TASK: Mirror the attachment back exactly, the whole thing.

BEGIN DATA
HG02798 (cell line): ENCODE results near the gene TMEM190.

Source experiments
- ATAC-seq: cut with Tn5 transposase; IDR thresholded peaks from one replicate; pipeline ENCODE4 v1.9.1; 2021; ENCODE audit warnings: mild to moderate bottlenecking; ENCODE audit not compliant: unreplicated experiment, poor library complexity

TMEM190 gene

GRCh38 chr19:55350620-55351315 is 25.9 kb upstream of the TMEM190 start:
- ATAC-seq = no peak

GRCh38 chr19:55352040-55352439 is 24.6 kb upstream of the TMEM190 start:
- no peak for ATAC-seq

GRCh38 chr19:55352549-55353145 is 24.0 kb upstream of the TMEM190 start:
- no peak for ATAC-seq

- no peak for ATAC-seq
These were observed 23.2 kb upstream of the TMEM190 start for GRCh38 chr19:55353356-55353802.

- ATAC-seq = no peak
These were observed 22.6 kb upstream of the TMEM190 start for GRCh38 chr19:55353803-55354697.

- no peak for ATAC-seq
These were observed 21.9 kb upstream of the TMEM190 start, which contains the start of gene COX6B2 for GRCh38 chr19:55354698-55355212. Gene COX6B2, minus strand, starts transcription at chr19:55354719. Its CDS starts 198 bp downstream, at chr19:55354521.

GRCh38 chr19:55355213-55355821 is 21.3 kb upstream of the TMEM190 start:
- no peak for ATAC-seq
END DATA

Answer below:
HG02798 (cell line): ENCODE results near the gene TMEM190.

Source experiments
- ATAC-seq: cut with Tn5 transposase; IDR thresholded peaks from one replicate; pipeline ENCODE4 v1.9.1; 2021; ENCODE audit warnings: mild to moderate bottlenecking; ENCODE audit not compliant: unreplicated experiment, poor library complexity

TMEM190 gene

GRCh38 chr19:55350620-55351315 is 25.9 kb upstream of the TMEM190 start:
- ATAC-seq = no peak

GRCh38 chr19:55352040-55352439 is 24.6 kb upstream of the TMEM190 start:
- no peak for ATAC-seq

GRCh38 chr19:55352549-55353145 is 24.0 kb upstream of the TMEM190 start:
- no peak for ATAC-seq

- no peak for ATAC-seq
These were observed 23.2 kb upstream of the TMEM190 start for GRCh38 chr19:55353356-55353802.

- ATAC-seq = no peak
These were observed 22.6 kb upstream of the TMEM190 start for GRCh38 chr19:55353803-55354697.

- no peak for ATAC-seq
These were observed 21.9 kb upstream of the TMEM190 start, which contains the start of gene COX6B2 for GRCh38 chr19:55354698-55355212. Gene COX6B2, minus strand, starts transcription at chr19:55354719. Its CDS starts 198 bp downstream, at chr19:55354521.

GRCh38 chr19:55355213-55355821 is 21.3 kb upstream of the TMEM190 start:
- no peak for ATAC-seq